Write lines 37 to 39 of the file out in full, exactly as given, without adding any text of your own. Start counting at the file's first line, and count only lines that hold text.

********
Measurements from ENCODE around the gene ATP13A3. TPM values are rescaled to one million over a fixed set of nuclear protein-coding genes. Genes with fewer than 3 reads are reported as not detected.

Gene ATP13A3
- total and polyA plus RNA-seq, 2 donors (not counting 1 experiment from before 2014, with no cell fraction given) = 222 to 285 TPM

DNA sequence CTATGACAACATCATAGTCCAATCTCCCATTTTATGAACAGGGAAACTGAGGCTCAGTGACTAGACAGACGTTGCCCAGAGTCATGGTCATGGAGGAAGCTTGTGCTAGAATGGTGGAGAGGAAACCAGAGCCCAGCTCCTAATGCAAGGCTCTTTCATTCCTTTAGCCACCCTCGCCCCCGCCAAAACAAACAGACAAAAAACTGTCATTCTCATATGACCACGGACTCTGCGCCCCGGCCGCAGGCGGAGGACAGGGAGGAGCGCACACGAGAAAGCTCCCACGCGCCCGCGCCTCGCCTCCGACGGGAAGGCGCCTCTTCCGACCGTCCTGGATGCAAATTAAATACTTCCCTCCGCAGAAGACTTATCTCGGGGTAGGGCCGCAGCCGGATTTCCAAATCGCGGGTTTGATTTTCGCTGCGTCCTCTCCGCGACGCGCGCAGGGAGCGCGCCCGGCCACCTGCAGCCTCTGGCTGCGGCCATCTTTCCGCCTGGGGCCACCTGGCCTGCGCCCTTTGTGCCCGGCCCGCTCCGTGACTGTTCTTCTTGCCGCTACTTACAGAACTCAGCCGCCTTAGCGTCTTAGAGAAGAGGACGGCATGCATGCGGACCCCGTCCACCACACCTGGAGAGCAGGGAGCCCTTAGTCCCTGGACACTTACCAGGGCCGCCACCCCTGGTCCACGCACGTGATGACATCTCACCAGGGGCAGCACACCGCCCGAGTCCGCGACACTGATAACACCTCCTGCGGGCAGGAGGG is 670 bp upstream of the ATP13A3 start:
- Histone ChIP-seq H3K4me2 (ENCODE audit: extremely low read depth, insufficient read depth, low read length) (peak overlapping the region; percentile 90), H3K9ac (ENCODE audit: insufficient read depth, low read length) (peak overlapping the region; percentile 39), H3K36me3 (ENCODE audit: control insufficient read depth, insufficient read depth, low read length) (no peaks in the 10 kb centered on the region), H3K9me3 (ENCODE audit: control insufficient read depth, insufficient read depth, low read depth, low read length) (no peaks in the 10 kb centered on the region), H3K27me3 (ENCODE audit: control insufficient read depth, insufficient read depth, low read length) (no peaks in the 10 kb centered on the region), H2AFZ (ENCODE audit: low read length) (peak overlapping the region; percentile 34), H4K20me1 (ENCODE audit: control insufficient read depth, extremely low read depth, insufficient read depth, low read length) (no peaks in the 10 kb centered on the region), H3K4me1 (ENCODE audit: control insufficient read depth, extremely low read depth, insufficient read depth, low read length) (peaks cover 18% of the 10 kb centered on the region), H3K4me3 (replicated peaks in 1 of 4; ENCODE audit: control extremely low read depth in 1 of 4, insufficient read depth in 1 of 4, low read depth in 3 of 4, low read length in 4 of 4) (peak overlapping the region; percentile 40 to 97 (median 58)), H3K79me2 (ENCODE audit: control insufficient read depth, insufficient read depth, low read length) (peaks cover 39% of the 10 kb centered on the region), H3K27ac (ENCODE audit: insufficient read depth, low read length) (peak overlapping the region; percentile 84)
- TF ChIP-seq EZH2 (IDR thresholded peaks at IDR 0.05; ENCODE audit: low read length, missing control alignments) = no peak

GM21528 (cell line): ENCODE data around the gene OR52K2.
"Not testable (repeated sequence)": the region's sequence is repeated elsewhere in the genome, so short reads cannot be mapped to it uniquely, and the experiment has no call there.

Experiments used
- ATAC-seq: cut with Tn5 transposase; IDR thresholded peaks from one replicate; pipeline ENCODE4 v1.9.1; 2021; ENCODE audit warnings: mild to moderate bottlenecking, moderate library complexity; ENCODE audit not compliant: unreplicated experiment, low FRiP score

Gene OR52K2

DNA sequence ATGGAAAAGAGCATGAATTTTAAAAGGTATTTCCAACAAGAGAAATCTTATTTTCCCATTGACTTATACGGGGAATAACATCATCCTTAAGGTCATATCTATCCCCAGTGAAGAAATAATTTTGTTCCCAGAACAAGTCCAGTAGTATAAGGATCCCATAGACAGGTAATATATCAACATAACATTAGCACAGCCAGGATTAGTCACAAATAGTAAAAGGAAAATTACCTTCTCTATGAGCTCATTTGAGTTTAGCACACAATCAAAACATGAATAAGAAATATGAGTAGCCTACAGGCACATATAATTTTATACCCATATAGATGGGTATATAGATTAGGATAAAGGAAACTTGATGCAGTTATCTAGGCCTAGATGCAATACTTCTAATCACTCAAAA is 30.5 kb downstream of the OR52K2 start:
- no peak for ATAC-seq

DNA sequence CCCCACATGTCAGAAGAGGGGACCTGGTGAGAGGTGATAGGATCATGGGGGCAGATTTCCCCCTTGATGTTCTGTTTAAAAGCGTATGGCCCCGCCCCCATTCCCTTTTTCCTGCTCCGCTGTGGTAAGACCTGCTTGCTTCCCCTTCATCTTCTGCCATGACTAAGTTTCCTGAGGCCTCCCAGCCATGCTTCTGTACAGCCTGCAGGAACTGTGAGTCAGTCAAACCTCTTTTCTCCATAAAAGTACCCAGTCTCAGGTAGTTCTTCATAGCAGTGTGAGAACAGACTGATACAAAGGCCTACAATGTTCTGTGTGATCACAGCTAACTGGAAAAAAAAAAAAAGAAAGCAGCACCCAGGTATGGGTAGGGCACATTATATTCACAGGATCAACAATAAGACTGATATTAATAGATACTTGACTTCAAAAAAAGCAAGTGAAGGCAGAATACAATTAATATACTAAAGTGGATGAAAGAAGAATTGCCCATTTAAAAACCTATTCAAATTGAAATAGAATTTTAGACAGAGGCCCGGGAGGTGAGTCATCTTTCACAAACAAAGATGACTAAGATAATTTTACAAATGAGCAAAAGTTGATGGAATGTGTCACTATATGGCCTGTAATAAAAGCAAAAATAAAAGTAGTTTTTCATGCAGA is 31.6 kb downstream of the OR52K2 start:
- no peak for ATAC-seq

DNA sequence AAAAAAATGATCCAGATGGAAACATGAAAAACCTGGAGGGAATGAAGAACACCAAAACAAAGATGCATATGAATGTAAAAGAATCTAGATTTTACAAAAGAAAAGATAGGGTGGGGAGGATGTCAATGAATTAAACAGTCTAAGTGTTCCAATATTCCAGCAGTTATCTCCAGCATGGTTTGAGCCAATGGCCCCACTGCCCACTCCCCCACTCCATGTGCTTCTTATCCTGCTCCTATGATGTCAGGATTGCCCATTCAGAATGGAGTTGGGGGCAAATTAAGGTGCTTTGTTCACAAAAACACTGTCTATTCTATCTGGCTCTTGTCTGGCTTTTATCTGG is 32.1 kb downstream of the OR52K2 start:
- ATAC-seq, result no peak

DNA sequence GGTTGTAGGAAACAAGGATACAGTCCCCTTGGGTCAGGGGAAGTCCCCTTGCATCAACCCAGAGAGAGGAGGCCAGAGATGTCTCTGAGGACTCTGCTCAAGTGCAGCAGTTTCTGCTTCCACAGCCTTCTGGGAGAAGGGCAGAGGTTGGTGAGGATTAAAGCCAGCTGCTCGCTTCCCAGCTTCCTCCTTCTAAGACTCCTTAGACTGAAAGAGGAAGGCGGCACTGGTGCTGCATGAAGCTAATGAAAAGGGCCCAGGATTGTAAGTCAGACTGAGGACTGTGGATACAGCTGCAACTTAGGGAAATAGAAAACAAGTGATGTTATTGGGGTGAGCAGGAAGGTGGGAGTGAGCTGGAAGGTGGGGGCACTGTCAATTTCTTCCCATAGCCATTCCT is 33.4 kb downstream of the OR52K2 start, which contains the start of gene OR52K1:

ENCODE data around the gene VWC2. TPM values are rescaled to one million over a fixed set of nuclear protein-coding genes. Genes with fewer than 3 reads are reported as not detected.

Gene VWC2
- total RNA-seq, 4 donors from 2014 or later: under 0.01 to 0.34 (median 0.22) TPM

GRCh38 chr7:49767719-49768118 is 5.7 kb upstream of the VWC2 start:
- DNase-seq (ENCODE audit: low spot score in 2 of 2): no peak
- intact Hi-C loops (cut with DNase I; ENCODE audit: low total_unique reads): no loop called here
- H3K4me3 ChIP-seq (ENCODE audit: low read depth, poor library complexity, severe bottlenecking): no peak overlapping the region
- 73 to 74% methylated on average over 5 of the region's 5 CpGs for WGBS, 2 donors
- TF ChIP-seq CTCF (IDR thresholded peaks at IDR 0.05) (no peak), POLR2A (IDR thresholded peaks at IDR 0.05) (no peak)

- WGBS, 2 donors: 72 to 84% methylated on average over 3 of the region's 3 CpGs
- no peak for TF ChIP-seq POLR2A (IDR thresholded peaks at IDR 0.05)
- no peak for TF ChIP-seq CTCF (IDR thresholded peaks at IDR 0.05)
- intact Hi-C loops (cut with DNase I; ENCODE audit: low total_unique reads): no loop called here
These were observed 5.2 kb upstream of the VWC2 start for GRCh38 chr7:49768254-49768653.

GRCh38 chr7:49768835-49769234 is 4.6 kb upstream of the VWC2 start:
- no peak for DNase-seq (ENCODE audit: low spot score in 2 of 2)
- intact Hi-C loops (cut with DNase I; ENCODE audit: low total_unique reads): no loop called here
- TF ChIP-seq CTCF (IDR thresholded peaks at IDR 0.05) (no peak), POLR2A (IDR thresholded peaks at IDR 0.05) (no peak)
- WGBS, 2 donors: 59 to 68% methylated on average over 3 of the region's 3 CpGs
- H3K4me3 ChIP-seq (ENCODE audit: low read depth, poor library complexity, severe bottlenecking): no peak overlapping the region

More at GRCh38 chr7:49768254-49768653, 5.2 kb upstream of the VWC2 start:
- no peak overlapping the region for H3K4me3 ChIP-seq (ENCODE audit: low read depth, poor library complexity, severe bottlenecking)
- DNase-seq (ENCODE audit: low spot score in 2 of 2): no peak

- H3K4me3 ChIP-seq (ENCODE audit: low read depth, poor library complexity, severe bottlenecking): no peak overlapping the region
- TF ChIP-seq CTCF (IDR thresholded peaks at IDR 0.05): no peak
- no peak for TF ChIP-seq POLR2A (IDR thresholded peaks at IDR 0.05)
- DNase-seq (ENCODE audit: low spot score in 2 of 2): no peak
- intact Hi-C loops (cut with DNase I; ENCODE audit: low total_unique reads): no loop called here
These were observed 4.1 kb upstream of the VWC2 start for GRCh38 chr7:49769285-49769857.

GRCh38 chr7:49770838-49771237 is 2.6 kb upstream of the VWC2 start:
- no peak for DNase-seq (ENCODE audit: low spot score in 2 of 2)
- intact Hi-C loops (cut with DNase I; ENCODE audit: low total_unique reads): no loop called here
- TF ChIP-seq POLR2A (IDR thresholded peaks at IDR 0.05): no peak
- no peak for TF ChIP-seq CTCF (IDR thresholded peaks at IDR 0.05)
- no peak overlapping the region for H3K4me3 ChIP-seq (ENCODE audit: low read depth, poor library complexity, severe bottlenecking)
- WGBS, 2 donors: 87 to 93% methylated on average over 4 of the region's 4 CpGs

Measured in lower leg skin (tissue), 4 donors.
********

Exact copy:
- WGBS, 2 donors: 59 to 68% methylated on average over 3 of the region's 3 CpGs
- H3K4me3 ChIP-seq (ENCODE audit: low read depth, poor library complexity, severe bottlenecking): no peak overlapping the region

More at GRCh38 chr7:49768254-49768653, 5.2 kb upstream of the VWC2 start: